All Things Considered on KRVS

Weekdays 4:00-6:00 PM
Robert Seigel & Melissa Block

Live news from National Public Radio.

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Pop Culture
2:31 pm
Tue May 28, 2013

What Happens To Spelling Bee Kids? Years Later, The Prize Is Perspective

Srinivas Ayyagari onstage in 1992 (left); at right, Ayyagari today. "Seeing someone from ESPN commenting on your style and strategy was bizarre and weird. But it's the closest I'll ever come to being an athlete," Ayyagari says.
Srinivas Ayyagari

Originally published on Wed May 29, 2013 7:45 am

For an academic contest pitting young spellers against the dictionary, the Scripps National Spelling Bee has taken on the intensity of the fiercest athletic events. Feeling the warmth of television lights — not to mention nerves and distractions — all while sports commentators are analyzing your "style" and approach is something only a select club of young word-nerdy Americans gets to experience. How does that early experience affect these mostly middle-school-aged kids later in life?

Lasting Memories

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Music Reviews
1:03 pm
Tue May 28, 2013

Darius Rucker: Busted Hearts And Pickup Trucks

Darius Rucker's new album is titled True Believers.
Courtesy of the artist

Originally published on Wed May 29, 2013 7:43 am

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Monkey See
9:15 am
Tue May 28, 2013

Summer Movie Preview: Kids, Theft, The Apocalypse, And Joss Whedon

Alexis Denisof and Amy Acker in Joss Whedon's Much Ado About Nothing.
Elsa Guillet-Chapuis Roadside Attractions

Trending, trending. M Night Shyamalan sees dead people. I see trends.

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Technology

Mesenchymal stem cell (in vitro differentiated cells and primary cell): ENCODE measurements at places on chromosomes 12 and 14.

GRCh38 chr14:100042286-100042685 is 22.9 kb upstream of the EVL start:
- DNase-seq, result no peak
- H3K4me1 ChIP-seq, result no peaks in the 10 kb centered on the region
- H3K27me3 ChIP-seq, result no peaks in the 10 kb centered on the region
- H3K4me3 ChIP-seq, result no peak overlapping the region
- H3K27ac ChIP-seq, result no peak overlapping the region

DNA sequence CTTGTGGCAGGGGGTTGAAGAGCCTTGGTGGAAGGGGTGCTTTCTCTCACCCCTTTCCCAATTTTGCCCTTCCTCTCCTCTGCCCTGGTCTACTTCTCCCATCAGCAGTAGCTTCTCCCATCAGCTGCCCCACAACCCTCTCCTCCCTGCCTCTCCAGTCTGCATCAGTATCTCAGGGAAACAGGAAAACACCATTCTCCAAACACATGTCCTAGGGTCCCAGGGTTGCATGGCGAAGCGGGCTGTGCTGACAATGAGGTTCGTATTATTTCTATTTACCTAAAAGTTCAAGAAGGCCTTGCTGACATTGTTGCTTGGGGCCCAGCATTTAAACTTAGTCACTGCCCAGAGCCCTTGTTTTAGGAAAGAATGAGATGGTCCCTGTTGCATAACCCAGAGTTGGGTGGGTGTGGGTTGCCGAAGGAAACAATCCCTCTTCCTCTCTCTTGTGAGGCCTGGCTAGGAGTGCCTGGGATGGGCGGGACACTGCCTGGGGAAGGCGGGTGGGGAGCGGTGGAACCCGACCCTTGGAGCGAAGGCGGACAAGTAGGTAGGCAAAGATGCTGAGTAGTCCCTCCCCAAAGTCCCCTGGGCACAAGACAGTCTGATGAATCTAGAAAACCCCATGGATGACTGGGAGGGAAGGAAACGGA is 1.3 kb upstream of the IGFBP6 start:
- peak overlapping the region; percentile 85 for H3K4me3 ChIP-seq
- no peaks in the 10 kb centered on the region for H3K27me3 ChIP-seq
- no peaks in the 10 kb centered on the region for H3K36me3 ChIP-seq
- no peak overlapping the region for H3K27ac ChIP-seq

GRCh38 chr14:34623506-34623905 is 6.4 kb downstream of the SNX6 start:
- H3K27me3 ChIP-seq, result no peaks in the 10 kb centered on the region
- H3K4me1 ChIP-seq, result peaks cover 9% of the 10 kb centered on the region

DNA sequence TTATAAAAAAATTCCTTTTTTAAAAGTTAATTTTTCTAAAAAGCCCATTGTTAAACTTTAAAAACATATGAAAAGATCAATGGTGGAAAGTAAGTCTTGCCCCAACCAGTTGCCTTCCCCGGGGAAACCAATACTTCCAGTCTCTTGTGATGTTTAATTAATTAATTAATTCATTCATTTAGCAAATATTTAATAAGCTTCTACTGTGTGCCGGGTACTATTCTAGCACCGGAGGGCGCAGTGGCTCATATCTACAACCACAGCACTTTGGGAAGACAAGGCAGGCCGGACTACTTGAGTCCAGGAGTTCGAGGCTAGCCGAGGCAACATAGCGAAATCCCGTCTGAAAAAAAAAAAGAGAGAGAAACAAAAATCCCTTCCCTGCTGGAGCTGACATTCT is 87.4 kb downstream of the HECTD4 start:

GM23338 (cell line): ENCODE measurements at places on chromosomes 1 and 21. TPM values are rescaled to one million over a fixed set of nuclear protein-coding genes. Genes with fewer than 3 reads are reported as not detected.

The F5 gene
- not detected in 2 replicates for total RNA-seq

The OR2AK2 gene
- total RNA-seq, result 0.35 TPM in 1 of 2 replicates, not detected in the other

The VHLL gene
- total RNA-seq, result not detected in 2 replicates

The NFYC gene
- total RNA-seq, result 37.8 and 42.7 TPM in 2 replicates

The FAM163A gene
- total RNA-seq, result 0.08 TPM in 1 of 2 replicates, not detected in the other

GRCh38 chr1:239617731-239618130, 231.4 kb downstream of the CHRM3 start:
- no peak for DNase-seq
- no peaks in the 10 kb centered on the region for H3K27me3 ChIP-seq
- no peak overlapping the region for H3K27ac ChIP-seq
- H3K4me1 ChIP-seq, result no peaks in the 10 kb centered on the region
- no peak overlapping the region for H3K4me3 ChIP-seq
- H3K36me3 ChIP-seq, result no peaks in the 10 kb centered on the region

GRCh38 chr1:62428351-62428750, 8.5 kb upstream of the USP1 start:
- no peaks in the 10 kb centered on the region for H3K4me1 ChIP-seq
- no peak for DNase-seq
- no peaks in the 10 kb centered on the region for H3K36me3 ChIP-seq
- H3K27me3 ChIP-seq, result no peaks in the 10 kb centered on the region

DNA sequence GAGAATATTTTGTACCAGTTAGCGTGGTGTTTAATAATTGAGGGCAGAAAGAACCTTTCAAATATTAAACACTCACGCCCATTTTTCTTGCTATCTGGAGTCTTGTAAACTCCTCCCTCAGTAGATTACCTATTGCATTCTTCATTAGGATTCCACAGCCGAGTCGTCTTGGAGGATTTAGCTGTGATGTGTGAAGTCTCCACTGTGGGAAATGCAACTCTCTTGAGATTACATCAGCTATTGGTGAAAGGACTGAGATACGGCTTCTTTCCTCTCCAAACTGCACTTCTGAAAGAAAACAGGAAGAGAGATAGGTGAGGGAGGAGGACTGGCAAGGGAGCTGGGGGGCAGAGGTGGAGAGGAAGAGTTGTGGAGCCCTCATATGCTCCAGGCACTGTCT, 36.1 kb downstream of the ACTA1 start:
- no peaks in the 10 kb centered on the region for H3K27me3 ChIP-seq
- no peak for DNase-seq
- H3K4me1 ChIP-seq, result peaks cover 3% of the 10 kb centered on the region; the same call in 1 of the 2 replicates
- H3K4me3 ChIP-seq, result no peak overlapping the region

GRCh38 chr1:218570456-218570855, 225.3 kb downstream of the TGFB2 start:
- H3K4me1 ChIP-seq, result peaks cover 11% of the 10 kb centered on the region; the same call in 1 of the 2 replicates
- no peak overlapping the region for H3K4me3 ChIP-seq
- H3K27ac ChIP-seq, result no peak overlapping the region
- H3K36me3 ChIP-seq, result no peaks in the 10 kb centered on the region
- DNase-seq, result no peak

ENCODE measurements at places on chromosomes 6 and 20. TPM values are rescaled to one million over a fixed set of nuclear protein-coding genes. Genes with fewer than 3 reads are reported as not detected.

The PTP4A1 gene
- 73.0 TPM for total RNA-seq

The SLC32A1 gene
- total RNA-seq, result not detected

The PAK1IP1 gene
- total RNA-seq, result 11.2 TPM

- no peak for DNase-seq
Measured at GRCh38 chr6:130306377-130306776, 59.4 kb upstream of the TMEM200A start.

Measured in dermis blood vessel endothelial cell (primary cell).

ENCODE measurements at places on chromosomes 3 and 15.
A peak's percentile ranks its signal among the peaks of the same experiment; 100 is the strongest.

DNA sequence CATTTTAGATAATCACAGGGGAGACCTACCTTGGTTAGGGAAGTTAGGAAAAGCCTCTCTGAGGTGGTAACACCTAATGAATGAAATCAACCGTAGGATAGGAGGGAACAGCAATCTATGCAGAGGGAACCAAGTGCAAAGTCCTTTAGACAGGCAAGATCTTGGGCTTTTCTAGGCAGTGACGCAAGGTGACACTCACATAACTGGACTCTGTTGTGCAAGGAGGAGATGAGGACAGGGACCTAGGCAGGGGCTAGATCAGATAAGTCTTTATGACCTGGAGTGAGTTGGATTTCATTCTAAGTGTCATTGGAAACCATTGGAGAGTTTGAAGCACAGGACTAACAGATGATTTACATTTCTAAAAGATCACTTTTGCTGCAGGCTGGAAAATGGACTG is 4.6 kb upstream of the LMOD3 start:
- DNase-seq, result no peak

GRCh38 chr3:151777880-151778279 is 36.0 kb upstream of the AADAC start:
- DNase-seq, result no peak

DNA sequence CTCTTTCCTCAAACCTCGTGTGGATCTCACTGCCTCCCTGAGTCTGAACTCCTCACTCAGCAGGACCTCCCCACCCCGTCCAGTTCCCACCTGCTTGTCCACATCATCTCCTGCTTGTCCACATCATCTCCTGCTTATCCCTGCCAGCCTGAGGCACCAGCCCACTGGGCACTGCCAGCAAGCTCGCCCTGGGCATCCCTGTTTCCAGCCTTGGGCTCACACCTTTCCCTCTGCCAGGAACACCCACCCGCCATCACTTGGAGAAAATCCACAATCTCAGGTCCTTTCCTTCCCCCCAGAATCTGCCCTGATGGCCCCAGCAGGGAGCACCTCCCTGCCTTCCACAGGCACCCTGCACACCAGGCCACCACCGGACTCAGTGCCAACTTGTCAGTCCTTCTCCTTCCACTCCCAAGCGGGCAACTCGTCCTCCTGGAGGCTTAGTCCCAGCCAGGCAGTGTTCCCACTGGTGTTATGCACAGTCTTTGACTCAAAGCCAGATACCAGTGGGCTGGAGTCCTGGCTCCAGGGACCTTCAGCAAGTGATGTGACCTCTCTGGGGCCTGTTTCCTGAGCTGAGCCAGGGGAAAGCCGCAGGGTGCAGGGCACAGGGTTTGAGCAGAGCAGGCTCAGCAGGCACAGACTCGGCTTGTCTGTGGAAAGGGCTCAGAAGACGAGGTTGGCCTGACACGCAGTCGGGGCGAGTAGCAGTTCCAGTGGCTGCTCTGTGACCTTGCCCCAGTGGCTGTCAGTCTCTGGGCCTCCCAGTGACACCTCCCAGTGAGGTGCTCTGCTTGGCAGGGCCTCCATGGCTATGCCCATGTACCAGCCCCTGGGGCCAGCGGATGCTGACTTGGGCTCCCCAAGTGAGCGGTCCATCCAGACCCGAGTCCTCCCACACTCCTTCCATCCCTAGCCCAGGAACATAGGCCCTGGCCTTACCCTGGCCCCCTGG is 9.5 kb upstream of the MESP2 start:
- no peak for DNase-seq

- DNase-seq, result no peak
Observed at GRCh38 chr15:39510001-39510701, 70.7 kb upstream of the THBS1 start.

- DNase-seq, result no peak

3:57 pm
Mon May 27, 2013

Vintage Sounds: The Clacks And Dings Of Pinball Machines

Transcript

ROBERT SIEGEL, HOST:

We've asked you to send us stories about the vintage sounds of technology you miss, and we've been listening to those stories on ALL THINGS CONSIDERED. Today, Scott Smith of Duncan, South Carolina, with the help of his own vintage sound collection, tells us about something he recalls first hearing when he was a small child.

SCOTT SMITH: I can remember I fell in love with the startup sound of an electromechanical pinball machine, oh, when I was 3 or 4 years old.

(SOUNDBITE OF A PINBALL MACHINE)

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Parallels
3:29 pm
Mon May 27, 2013

At 500, Machiavelli's 'Prince' Still Inspires Love And Fear

A portrait of Italian philosopher, writer and politician Niccolo Machiavelli (Florence, 1469-1527) by Antonio Maria Crespi. Half a millennium after he wrote The Prince, the slim volume continues to play an important role in political thought and evoke strong response.
Veneranda Biblioteca Ambrosiana De Agostini/Getty Images

Originally published on Tue May 28, 2013 4:52 pm

The name Niccolo Machiavelli is synonymous with political deceit, cynicism and the ruthless use of power. The Italian Renaissance writer called his most famous work, The Prince, a handbook for statesmen.

An exhibit underway in Rome celebrates the 500th anniversary of what is still considered one of the most influential political essays in Western literature.

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